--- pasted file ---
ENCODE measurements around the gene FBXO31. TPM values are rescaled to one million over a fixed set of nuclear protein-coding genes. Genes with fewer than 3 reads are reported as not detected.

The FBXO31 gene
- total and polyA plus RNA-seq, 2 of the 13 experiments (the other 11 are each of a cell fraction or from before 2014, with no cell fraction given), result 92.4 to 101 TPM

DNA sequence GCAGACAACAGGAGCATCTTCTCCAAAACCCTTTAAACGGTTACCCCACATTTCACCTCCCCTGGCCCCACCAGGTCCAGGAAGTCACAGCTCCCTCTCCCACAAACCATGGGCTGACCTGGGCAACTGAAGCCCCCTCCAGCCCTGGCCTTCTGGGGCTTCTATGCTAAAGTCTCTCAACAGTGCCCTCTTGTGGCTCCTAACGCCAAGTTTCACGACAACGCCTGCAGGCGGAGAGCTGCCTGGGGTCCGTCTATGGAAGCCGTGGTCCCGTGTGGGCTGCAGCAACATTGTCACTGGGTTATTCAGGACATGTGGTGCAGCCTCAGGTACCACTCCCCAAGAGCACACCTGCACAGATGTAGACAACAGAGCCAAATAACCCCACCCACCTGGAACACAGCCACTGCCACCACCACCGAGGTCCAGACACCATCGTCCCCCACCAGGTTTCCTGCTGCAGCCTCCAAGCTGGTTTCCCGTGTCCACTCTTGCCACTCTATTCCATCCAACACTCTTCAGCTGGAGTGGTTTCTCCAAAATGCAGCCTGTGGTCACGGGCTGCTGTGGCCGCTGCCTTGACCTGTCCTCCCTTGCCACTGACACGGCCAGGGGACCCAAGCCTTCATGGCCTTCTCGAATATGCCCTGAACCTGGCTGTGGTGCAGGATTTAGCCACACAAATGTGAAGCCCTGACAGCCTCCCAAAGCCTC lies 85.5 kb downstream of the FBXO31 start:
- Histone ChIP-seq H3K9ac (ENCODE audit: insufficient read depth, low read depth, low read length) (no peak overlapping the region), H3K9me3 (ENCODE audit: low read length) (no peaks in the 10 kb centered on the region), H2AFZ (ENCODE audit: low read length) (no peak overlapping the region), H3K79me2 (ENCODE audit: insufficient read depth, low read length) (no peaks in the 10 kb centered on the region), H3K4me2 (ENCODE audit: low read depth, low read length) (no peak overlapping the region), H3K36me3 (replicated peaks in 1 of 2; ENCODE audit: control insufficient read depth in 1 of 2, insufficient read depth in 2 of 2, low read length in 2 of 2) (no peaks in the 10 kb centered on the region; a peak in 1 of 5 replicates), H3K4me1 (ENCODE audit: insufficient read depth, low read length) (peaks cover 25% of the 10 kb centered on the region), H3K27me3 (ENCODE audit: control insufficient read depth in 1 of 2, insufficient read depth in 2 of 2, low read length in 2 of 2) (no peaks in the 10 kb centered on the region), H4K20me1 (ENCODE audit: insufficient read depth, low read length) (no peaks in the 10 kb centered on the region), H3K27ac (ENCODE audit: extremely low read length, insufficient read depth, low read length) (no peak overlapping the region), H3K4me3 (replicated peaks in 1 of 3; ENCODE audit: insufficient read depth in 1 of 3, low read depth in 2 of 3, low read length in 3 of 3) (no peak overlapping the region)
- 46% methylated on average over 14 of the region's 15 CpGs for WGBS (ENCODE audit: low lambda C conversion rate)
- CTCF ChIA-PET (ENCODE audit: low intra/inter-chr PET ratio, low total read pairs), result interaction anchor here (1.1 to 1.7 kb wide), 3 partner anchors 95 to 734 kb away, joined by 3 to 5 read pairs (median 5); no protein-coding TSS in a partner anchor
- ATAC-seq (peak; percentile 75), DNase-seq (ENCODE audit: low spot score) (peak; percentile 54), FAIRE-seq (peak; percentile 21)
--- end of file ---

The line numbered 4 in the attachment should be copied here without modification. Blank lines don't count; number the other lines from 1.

DNA sequence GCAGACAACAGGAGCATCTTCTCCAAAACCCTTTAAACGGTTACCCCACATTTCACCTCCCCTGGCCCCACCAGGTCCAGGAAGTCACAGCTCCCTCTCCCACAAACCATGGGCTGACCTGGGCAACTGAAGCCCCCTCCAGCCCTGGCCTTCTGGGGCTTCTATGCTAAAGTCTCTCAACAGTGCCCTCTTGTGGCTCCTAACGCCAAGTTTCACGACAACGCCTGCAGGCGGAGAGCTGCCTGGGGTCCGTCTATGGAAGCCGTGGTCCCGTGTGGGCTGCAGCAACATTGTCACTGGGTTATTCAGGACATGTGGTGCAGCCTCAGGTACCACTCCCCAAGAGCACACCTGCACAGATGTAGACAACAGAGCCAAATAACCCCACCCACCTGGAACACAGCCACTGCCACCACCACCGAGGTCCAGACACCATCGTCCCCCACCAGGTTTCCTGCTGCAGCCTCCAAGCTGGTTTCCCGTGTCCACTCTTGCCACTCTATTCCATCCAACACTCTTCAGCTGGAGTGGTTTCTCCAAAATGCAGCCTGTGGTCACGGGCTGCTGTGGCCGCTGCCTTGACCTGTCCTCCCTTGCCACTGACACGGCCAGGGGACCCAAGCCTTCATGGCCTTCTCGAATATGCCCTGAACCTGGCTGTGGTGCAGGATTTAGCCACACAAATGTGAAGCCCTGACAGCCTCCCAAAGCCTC lies 85.5 kb downstream of the FBXO31 start: